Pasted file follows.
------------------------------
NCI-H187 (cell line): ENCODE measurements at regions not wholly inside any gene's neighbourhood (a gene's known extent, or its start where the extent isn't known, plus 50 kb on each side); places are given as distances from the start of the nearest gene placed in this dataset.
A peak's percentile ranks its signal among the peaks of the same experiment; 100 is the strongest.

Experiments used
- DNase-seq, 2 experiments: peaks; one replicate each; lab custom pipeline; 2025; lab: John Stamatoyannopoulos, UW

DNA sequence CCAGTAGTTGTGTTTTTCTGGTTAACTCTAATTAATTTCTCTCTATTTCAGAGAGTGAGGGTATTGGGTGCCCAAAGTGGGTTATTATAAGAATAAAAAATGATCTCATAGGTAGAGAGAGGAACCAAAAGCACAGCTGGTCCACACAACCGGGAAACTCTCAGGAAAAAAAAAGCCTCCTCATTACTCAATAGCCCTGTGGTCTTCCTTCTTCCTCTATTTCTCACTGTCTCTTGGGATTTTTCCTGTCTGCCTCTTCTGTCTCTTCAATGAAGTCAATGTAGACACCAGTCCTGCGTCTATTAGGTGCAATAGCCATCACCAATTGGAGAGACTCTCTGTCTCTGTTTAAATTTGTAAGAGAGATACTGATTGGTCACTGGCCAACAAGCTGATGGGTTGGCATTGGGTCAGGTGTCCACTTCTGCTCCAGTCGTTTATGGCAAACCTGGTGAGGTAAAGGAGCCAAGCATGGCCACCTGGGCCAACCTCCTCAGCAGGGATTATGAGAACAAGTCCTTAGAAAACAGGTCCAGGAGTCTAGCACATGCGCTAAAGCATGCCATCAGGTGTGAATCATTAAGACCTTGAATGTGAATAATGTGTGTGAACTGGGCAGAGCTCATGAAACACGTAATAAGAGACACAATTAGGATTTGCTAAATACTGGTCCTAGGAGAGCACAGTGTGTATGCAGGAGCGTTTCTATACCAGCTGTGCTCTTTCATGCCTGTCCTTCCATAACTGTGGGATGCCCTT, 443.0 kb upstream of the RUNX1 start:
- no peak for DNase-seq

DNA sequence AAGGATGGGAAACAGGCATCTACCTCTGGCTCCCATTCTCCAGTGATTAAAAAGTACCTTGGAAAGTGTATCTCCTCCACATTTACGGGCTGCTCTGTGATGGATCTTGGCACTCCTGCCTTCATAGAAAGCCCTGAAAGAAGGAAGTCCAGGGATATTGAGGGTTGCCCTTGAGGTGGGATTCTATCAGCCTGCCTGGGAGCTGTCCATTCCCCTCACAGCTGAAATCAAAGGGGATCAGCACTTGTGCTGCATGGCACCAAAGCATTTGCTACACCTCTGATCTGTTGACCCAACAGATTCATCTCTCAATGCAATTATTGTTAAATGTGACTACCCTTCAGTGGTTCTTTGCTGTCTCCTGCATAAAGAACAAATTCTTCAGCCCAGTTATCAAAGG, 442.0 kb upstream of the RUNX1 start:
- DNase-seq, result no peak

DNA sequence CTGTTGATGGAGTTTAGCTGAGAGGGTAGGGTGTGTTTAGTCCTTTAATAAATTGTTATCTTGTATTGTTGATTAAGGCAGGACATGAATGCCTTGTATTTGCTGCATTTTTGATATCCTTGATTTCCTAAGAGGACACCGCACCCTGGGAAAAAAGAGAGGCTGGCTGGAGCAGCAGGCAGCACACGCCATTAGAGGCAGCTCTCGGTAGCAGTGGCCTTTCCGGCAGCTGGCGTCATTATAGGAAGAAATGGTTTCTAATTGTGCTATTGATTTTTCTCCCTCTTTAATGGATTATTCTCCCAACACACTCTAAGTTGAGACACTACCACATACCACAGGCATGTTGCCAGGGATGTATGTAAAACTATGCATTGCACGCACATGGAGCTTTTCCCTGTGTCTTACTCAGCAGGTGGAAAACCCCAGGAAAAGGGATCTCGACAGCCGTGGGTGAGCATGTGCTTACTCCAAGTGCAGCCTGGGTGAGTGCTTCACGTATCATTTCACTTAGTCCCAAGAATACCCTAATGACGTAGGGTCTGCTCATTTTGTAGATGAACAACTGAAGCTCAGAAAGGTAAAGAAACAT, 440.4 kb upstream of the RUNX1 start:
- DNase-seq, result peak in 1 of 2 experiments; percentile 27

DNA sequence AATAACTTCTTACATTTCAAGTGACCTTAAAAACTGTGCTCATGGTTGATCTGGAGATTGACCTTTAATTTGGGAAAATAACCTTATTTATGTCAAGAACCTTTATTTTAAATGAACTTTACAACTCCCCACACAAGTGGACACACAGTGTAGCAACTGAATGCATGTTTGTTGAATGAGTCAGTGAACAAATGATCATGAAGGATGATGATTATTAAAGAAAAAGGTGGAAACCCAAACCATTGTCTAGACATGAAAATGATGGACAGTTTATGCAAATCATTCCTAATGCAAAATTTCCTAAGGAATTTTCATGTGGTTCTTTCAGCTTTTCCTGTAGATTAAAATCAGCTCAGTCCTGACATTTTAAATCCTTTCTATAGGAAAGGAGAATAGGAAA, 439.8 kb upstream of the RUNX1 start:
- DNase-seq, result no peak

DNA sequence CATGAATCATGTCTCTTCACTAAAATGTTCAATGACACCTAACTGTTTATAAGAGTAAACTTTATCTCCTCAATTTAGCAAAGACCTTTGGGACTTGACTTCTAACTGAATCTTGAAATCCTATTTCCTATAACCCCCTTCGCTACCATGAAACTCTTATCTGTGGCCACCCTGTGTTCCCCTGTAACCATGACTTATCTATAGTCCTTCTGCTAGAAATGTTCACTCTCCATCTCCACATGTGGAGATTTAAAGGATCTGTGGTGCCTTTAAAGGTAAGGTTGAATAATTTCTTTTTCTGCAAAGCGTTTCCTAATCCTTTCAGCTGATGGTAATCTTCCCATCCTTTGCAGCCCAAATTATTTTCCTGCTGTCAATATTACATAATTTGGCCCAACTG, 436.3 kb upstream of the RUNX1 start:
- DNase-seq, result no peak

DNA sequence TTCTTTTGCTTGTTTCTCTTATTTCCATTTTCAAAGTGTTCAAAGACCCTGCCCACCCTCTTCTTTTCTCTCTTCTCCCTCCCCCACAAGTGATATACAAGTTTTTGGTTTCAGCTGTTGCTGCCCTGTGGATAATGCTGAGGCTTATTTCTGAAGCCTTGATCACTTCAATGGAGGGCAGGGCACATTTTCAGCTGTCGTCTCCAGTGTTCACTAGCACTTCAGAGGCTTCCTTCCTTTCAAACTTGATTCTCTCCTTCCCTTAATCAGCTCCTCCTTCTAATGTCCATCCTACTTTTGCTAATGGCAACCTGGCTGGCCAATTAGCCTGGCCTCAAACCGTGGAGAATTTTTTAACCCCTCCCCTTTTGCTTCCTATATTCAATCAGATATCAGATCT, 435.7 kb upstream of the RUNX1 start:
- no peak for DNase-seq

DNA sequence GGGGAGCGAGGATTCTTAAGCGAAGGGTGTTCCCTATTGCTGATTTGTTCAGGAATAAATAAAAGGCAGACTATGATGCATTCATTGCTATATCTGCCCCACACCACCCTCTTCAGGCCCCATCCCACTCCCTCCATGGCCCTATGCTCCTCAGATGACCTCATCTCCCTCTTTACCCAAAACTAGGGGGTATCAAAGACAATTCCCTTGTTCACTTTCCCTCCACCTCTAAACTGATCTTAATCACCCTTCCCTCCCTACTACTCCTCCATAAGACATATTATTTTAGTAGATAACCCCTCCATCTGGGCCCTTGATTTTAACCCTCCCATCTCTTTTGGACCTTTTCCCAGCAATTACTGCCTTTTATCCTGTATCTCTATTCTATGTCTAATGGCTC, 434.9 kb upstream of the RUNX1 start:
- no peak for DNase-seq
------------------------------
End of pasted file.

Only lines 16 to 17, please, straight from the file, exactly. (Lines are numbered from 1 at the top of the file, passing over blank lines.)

- no peak for DNase-seq

DNA sequence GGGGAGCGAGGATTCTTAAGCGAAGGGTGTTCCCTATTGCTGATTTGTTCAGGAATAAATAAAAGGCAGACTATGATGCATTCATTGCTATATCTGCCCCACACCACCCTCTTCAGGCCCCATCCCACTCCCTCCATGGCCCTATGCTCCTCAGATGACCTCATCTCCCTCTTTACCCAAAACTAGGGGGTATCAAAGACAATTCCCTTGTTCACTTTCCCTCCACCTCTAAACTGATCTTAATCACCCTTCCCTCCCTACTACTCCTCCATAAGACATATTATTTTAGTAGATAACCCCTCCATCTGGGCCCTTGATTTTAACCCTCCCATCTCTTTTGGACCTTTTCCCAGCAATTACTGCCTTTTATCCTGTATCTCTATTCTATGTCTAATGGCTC, 434.9 kb upstream of the RUNX1 start: